What does conciliation mean in legal terms?

What does conciliation mean in legal terms?

Conciliation is the act of adjusting or settling disputes in a friendly manner through out of court means. Conciliation means bringing two opposing sides together to reach a compromise in an attempt to avoid taking a case to trial.

What are the two types of conciliation?

informal conciliation; where disputes are addressed between a client and lawyer over the phone, by email or in writing. formal conciliation (otherwise known as a ‘conciliation conference’); where a client and lawyer meet to discuss, and try to resolve the issue with the help of a conciliator in attendance.

What is difference between arbitration and conciliation?

Arbitration is a formal process and can follow similar procedures to court proceedings where witnesses can be called and evidence can be presented to argue the parties’ respective cases. Conciliation is an informal process and normally involves a ’round table’ discussion.

What is the difference between mediation and conciliation?

Mediation is an alternative form of dispute resolution and is supported by an unbiased third-party mediator. With conciliation, the conciliator will play an advisory role and may intervene in order to offer feasible solutions to both parties and help settle their disputes.

Is conciliation legally binding?

Depending on the setting, outcomes may or may not be confidential. Outcomes may be legally binding or there may be an option to make them so. Conciliation can be voluntary, court ordered or agreed upon in a contract. Conciliation is often part of a court, tribunal or government agency procedure.

What is an example of conciliation?

Typical examples of the types of issue dealt with in the conciliation process include claims for improvements in pay or conditions of employment, disciplinary cases, grading issues, disputes arising from proposed changes to the way work is done, company restructuring etc.

What is the process of conciliation?

The Process of Conciliation Conciliation proceedings have four main steps: (1) meeting, (2) statement, (3) suggestion, and (4) agreement. It is important to note that conciliation is not a linear process, and the parties can move between the stages and back and forth as needed.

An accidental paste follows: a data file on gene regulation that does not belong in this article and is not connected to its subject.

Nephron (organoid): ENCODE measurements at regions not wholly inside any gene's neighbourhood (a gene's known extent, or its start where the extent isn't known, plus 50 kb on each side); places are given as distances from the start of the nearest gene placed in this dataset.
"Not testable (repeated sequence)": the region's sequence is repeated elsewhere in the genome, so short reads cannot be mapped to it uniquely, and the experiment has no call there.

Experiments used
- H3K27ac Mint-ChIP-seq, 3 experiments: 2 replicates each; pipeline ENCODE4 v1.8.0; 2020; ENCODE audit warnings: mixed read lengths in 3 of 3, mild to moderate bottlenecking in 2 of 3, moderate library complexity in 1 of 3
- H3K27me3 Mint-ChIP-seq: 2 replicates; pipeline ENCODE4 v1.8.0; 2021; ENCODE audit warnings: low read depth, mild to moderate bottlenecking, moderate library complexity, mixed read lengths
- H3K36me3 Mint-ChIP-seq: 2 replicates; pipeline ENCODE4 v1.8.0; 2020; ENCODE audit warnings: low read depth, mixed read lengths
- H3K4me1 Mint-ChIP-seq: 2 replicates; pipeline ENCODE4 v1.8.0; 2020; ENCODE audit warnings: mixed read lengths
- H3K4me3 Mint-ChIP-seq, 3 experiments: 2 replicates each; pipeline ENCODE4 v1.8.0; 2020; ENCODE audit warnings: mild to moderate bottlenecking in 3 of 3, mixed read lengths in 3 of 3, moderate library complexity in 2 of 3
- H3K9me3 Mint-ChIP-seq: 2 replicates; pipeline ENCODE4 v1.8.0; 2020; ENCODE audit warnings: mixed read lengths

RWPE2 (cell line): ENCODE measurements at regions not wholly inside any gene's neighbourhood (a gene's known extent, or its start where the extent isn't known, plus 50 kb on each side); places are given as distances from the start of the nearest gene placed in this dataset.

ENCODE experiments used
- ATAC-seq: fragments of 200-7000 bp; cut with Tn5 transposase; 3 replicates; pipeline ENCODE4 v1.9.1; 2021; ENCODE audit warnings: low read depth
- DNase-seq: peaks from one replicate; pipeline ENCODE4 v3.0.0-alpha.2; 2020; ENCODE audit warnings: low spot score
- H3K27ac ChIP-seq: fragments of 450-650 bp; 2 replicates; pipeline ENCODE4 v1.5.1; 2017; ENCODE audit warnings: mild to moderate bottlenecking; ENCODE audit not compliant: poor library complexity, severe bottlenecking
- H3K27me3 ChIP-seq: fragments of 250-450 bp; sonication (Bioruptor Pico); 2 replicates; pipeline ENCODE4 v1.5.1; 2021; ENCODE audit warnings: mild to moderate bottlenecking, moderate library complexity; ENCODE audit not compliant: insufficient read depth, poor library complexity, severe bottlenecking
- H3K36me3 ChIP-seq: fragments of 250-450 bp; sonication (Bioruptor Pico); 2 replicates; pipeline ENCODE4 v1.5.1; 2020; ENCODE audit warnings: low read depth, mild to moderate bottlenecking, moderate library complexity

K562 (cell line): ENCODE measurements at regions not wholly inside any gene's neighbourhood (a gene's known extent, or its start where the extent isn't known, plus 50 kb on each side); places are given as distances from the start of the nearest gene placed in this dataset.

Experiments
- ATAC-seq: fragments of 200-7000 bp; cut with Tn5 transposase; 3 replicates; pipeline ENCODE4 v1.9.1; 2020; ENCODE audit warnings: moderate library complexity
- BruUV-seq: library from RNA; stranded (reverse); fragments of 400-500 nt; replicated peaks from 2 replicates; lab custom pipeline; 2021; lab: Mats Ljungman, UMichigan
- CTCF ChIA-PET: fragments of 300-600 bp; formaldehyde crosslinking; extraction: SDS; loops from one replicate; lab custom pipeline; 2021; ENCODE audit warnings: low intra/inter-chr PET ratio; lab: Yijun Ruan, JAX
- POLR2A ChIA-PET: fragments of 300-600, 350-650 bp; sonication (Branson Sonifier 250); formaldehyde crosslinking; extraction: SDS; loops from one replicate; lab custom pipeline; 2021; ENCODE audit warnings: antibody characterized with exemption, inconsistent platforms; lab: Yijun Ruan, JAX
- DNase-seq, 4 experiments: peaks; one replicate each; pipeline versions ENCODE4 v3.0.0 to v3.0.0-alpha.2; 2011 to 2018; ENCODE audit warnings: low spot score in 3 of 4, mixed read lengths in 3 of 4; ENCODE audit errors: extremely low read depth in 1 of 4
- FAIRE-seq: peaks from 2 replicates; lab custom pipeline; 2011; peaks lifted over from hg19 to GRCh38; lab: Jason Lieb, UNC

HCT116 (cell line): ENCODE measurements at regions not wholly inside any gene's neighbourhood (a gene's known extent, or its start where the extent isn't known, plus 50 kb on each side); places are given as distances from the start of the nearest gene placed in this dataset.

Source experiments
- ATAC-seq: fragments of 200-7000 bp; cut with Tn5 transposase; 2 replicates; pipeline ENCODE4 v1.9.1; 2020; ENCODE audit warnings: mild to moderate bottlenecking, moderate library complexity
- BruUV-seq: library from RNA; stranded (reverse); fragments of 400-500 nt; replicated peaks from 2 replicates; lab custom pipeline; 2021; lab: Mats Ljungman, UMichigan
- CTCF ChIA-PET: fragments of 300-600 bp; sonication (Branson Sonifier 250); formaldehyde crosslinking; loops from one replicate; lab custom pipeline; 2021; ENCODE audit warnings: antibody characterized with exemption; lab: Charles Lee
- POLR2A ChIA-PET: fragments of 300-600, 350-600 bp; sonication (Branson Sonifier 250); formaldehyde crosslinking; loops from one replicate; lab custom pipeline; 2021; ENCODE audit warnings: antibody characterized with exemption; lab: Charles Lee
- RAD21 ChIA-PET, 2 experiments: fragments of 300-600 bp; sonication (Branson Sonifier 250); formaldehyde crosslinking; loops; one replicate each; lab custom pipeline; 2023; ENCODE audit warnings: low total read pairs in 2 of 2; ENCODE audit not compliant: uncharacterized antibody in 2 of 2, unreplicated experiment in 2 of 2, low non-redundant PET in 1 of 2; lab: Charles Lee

Is a conciliation decision binding?

Conciliation is an alternative dispute resolution method in which an expert is appointed to resolve a dispute by convincing the parties to agree upon an agreement. That decision made by the arbitrator is binding in the same way as a court decision. However, a conciliator has no right to enforce his decisions.

Who decides the outcome in conciliation?

A conciliator does not decide who is right or wrong, take sides, or make a decision about the outcome. It is the participants who decide the outcome.

What happens in a conciliation?

Conciliation gives the person who made the complaint (the complainant) and the person or organisation being complained about (the respondent) the opportunity to talk about the issues in the complaint and try to resolve the matter themselves. Conciliation is not like a court hearing.

Is conciliation confidential?

Conciliation is a ‘confidential’ process in that the President will not consider information about what is said or done in conciliation if the complaint does not resolve and the President is required to make a decision about the complaint. This allows both sides to have an open and frank discussion.

What are the disadvantages of conciliation?

The Cons: The main downside to conciliation is that it relies on the parties accepting the authority of the conciliator and wanting to achieve a resolution. If either of the parties involved do not enter the process with the right attitude, then it may prove a waste of time and money.